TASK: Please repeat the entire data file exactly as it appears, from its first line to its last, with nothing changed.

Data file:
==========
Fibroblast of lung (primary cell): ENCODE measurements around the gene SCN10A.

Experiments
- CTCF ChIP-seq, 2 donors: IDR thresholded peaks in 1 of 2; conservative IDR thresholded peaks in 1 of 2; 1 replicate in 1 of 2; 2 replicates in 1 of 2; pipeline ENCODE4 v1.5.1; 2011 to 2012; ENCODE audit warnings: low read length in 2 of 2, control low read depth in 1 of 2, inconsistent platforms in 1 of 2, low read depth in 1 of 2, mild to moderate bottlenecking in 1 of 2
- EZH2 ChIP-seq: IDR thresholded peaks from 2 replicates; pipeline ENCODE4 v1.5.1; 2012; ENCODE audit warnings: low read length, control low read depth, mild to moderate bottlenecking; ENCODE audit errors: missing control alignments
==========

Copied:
Fibroblast of lung (primary cell): ENCODE measurements around the gene SCN10A.

Experiments
- CTCF ChIP-seq, 2 donors: IDR thresholded peaks in 1 of 2; conservative IDR thresholded peaks in 1 of 2; 1 replicate in 1 of 2; 2 replicates in 1 of 2; pipeline ENCODE4 v1.5.1; 2011 to 2012; ENCODE audit warnings: low read length in 2 of 2, control low read depth in 1 of 2, inconsistent platforms in 1 of 2, low read depth in 1 of 2, mild to moderate bottlenecking in 1 of 2
- EZH2 ChIP-seq: IDR thresholded peaks from 2 replicates; pipeline ENCODE4 v1.5.1; 2012; ENCODE audit warnings: low read length, control low read depth, mild to moderate bottlenecking; ENCODE audit errors: missing control alignments